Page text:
WHY YOU SHOULD CONSIDER COUPLE’S THERAPY WHEN THERE’S NO MAJOR ISSUE
For some people, the mere suggestion of “couples therapy” could signal the death knell of a relationship. If the portrayals of such moments in popular culture are any indication, the only reason a couple would ever go to counseling together is because they are about to break up. But the truth is, in the same way that individual therapy can be helpful for people who aren’t in crisis, couple’s therapy can be beneficial for couples in varying stages of their relationship.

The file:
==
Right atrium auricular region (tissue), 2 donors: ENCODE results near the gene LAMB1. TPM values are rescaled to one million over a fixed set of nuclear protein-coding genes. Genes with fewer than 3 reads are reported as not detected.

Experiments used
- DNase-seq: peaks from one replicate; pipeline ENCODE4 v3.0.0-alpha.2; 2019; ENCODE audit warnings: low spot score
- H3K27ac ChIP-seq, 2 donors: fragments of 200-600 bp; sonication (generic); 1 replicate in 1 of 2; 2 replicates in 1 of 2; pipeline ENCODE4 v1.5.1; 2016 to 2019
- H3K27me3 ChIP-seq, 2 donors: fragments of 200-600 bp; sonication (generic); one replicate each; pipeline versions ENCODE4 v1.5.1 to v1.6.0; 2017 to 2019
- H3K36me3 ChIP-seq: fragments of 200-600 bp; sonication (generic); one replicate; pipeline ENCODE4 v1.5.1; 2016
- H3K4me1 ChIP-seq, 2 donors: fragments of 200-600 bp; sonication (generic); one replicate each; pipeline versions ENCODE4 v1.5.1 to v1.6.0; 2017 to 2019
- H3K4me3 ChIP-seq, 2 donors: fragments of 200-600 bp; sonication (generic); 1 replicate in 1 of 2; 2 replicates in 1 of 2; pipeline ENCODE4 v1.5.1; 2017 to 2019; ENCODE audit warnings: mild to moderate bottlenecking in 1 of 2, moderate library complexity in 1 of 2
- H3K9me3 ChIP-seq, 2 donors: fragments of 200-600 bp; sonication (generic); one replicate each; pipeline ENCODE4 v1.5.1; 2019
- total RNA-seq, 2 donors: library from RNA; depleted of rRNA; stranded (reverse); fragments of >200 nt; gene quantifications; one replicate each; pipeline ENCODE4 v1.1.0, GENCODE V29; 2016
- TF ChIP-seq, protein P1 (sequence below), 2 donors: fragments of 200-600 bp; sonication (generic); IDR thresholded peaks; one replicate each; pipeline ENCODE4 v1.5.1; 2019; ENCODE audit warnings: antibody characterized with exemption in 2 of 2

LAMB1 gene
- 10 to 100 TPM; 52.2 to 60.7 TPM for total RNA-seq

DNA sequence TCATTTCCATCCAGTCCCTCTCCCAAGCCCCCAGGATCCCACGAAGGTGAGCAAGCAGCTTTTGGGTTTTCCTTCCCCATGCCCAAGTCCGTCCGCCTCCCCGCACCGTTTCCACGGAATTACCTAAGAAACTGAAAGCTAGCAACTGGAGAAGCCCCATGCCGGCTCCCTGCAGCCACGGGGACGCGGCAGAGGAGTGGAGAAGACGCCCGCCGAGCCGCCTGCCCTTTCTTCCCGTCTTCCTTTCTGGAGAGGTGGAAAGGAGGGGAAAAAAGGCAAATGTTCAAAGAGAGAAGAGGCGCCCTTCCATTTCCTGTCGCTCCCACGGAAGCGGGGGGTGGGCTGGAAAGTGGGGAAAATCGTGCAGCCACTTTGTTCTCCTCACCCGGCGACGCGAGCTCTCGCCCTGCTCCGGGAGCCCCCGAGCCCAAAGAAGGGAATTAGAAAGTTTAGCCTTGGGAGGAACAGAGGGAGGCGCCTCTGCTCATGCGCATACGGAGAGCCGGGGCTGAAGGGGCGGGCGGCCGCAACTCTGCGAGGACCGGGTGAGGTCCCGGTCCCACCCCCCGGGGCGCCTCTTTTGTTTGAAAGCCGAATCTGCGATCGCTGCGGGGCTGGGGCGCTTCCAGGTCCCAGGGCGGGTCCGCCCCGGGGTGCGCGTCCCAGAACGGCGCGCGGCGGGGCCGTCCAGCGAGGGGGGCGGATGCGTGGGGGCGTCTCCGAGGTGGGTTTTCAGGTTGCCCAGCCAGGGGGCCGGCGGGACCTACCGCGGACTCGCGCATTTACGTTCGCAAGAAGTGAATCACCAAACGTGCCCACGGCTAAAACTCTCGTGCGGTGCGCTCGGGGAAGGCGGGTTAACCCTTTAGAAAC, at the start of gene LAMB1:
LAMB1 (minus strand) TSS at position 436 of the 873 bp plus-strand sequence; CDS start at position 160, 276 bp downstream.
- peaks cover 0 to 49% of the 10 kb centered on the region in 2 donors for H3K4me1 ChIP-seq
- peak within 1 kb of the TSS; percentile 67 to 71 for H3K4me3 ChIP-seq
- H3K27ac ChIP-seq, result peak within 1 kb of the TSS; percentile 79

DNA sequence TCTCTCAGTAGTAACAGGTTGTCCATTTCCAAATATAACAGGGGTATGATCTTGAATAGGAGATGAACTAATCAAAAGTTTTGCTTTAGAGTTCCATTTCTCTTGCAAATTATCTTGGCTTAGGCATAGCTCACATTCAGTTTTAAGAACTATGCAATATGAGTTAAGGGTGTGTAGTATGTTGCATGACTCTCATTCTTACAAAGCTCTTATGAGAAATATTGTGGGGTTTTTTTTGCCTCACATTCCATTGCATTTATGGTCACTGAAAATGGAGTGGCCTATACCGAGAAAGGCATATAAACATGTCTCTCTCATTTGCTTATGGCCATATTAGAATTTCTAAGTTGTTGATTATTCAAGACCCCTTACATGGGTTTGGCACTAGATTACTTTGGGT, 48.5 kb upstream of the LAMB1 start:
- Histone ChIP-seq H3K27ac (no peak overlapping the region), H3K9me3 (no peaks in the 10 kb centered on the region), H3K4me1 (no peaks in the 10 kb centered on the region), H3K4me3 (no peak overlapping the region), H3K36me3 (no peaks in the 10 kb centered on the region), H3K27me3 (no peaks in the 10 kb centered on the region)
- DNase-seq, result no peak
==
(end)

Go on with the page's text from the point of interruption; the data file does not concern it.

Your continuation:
Both doctors agree that needing a third-party to help with communication shouldn’t be stigmatized. “People think that there has to be a crisis to seek out mental help services,” Dr. Steinberg says. “They also tend to be in denial about how big their issues have become to them.” He adds that couples often feel that they should innately be able to figure out problems on their own — especially if there are two of them working on it. “But sometimes, something isn’t working, and a couple can’t quite figure it out, and emotions are heightened,” Dr. Cooper says. So it can be beneficial to get a couple’s counselor in there to assist. Not only will it help partners work through any immediate problems, but it gives them the tools to help when issues crop up in the future — it’s almost like an open-notes test, but with your relationship. And who wouldn’t want that?